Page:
Another unusual design comes from Trinidad & Tobago which used the 175th anniversary of the Angostura distillery to create three stamps in the shape of bottles. In denominations of $4.50, $3 and 75 cents, they are a self-stick variety and come in a souvenir sheet or in separate sheetlets. The attractive souvenir sheet depicts an Angostura Bitters bottle and two non-alcoholic cocktail bottles against a background of the old Angostura distillery site on George Street.

When we add these new issues to previous unusual designs, they reveal this progressive trend. In October 1999, the Isle of Man Post Office issued two souvenir sheets to pay tribute to the musical group the Bee Gees. Nicely designed in circular fashion, the stamps within the center of the circles reflect compact discs. Another circular design was part of an omnibus created last July to celebrate the 30th anniversary of the first manned moon landing. A series of 14 different souvenir sheets each portrayed a view of the moon from earth in a circular stamp. 

A most appealing shape change came from Pitcairn Islands. Issued on August 21, 1999 to commemorate China 99, this souvenir sheet has one self-stick stamp in a perfect hexagon shape. The complete sheet is extremely colourful with a local flora theme.

The United States Postal Service made the art of die cutting stamps to shape a particular object an act of love. The USPS Love stamps issued January 28, 1999 (in of all places Loveland, Colorado) were designed as Victorian hearts and cut accordingly. The floral heart on the 33-cent stamp contains pink roses, white lilies-of-the-valley and green leaves. The 55-cent stamp has a pastel purple background covered with white lace that is based on English valentine paper lace. The cut lines for each stamp trace the floral heart shape. 

Will squares and rectangles soon vanish from stamp design? Probably not. There is too much tradition in the industry. The new direction, though, has to be recognized, not only as a product of the genius of creativity, but also as a practical way to depict a subject on a stamp. They deserve special attention and they will probably get it.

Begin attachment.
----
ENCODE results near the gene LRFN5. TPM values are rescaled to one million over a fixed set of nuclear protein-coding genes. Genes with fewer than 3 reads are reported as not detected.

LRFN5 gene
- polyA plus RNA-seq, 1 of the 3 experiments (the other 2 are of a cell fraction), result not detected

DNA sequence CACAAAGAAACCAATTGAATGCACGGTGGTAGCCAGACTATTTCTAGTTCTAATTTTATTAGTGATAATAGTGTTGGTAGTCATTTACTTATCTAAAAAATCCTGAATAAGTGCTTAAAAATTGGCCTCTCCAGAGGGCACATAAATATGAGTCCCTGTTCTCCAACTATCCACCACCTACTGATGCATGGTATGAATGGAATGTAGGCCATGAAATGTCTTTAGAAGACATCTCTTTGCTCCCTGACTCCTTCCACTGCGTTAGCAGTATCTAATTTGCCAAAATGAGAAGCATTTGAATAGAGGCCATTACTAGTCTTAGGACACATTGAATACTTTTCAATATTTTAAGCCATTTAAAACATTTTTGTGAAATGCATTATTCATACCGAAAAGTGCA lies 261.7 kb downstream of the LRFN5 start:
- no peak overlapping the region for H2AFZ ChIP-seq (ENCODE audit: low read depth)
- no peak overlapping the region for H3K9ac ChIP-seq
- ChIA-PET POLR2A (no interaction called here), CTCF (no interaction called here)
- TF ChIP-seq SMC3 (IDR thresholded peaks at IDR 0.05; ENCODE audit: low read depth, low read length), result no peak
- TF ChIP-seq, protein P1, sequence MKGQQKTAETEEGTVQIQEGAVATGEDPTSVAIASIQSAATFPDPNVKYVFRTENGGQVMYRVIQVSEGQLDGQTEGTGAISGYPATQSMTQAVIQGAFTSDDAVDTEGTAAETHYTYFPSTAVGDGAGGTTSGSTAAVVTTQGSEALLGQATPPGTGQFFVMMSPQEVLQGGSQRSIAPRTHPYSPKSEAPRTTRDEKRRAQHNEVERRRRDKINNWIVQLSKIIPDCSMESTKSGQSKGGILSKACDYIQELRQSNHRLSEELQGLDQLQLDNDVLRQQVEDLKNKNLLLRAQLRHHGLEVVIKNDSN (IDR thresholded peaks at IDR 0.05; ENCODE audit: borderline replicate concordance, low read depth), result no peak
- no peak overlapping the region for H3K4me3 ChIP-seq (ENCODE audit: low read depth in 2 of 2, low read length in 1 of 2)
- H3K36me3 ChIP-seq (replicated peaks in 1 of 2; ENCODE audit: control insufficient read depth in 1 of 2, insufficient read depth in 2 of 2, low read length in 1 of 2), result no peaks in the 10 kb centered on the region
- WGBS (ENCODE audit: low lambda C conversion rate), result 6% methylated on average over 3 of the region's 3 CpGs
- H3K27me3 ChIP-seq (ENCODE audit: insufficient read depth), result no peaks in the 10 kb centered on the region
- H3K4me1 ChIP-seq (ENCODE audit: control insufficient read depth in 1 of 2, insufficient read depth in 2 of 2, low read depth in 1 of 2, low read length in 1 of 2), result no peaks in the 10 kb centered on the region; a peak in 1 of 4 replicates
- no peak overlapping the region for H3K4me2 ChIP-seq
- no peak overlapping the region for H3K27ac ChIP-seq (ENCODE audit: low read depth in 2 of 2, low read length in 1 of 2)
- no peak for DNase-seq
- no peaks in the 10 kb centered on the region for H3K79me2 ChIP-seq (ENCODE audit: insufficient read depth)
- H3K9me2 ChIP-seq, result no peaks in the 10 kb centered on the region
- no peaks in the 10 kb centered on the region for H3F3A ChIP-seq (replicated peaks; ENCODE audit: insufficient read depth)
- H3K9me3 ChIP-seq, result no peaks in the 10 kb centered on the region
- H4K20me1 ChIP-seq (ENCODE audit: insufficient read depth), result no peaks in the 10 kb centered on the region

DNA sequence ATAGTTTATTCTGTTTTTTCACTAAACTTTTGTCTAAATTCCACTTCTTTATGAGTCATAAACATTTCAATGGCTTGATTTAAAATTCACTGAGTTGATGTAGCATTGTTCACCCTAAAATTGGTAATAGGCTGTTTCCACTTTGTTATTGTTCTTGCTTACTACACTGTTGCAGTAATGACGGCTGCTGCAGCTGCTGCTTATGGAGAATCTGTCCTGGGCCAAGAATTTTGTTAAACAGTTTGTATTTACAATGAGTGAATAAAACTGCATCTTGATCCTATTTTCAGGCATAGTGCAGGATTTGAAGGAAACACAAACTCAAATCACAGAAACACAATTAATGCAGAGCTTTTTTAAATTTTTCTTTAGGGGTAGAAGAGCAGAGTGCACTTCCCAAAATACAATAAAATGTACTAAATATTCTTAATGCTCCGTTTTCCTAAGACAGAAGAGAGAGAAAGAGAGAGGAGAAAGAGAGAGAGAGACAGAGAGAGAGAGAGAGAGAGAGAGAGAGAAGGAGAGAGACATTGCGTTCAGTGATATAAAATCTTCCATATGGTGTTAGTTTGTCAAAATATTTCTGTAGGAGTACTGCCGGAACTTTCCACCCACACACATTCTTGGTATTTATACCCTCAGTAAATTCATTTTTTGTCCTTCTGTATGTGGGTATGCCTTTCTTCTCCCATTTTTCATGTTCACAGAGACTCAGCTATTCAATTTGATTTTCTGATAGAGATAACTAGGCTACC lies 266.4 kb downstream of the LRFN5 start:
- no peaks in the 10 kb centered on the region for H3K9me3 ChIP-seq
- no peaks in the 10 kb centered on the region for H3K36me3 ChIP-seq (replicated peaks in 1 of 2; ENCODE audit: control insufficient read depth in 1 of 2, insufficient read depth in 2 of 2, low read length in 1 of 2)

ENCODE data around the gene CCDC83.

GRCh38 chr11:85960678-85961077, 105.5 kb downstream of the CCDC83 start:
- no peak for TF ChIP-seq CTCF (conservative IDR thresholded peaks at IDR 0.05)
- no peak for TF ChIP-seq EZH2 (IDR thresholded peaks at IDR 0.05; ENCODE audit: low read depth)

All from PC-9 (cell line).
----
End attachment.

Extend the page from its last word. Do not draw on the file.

Die cutting to shape has generated a completely new topic or theme for collectors. Are the topical people listening? It may be too early to have a study group or a society, but once the product is there, the other factors follow. It will be interesting to follow stamp exhibits to see who will be the first to exhibit unusual designs at a national level.

How far this multiple-shape-trend goes is anyone's guess, but I think it will be a common stamp-printing strategy in the future. It will never be universal, but that will not be necessary. 

What do you think? Did I miss your favorite die-cut-to-shape stamp? Write me at Collectors Universe. Your thoughts will be shared with other collectors.



Michael O. Nowlan was born in Chatham, New Brunswick Canada. He grew up on a nearby farm, was educated, and became a teacher. In retirement, he follows his life-long avocation of writing. His credits include 16 books (four books of poems, two children's titles, and anthologies for schools). In recent years, he has written extensively about stamp collecting for CANADIAN STAMP NEWS, GIBBONS INTERNATIONAL STAMP NEWS, and other philatelic publications.